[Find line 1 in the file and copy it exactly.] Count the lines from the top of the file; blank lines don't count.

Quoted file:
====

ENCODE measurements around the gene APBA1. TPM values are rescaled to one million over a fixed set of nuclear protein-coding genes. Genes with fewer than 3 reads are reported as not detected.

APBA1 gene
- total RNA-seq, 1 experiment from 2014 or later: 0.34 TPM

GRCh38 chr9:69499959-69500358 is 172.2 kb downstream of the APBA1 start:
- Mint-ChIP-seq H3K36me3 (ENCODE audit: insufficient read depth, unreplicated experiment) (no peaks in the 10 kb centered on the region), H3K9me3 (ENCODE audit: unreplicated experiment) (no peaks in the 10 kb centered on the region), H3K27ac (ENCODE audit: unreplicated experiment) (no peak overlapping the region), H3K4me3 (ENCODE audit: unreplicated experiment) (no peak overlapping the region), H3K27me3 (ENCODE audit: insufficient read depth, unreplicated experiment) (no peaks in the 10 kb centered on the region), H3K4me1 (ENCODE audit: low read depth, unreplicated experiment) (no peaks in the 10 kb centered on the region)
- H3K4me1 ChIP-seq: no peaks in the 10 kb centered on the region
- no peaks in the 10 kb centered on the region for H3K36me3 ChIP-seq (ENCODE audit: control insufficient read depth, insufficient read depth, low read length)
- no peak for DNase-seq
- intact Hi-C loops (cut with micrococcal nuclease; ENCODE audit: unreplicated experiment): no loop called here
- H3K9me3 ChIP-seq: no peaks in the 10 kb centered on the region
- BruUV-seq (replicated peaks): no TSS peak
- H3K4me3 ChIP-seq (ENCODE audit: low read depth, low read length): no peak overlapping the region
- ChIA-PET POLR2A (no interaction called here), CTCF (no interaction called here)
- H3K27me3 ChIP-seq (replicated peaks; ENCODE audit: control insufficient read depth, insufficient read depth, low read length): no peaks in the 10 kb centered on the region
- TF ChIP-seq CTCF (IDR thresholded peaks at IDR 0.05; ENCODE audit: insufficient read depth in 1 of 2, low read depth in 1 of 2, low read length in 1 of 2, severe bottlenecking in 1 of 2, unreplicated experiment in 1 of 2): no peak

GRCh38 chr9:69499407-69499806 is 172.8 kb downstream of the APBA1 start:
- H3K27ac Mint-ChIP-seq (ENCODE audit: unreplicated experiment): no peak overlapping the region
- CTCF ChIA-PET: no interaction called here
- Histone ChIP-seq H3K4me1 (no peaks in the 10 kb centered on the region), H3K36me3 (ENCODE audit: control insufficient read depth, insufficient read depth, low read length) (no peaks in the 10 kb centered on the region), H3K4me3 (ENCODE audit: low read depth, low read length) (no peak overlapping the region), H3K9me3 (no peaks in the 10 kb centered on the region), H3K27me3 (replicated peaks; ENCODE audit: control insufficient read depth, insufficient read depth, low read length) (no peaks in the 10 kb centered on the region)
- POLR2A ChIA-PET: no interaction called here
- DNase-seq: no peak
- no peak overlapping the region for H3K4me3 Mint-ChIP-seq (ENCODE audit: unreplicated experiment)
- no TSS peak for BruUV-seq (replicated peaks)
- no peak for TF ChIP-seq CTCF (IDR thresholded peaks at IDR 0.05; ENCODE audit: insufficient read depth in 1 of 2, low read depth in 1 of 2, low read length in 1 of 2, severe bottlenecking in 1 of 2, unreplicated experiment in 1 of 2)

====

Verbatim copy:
ENCODE measurements around the gene APBA1. TPM values are rescaled to one million over a fixed set of nuclear protein-coding genes. Genes with fewer than 3 reads are reported as not detected.